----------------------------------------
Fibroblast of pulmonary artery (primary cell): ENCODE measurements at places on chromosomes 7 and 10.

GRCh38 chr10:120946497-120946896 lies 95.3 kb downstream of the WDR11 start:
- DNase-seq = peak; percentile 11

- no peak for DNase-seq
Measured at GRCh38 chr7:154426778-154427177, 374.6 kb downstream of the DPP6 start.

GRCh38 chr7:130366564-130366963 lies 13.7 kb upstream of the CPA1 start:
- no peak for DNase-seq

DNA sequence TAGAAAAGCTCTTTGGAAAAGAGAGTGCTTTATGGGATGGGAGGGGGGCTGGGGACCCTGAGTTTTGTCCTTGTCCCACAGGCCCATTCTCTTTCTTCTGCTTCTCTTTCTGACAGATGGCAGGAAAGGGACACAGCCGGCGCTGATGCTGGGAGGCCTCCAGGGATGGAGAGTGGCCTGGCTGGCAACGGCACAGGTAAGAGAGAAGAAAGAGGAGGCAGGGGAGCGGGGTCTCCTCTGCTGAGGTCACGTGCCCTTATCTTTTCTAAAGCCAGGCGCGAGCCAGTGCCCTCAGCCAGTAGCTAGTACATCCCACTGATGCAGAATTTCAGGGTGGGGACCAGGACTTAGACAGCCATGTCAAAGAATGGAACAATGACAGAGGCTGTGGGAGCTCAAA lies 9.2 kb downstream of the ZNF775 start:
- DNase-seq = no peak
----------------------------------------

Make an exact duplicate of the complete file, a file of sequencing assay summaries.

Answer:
Fibroblast of pulmonary artery (primary cell): ENCODE measurements at places on chromosomes 7 and 10.

GRCh38 chr10:120946497-120946896 lies 95.3 kb downstream of the WDR11 start:
- DNase-seq = peak; percentile 11

- no peak for DNase-seq
Measured at GRCh38 chr7:154426778-154427177, 374.6 kb downstream of the DPP6 start.

GRCh38 chr7:130366564-130366963 lies 13.7 kb upstream of the CPA1 start:
- no peak for DNase-seq

DNA sequence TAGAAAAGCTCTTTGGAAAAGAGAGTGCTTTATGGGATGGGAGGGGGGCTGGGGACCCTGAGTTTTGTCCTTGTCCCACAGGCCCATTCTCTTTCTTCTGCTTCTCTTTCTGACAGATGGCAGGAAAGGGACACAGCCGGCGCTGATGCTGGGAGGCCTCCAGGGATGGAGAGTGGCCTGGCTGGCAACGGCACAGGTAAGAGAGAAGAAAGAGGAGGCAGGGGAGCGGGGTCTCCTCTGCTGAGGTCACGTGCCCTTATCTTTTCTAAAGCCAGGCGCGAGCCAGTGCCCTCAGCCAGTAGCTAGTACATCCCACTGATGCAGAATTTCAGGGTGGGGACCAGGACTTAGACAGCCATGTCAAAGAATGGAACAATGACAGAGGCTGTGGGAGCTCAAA lies 9.2 kb downstream of the ZNF775 start:
- DNase-seq = no peak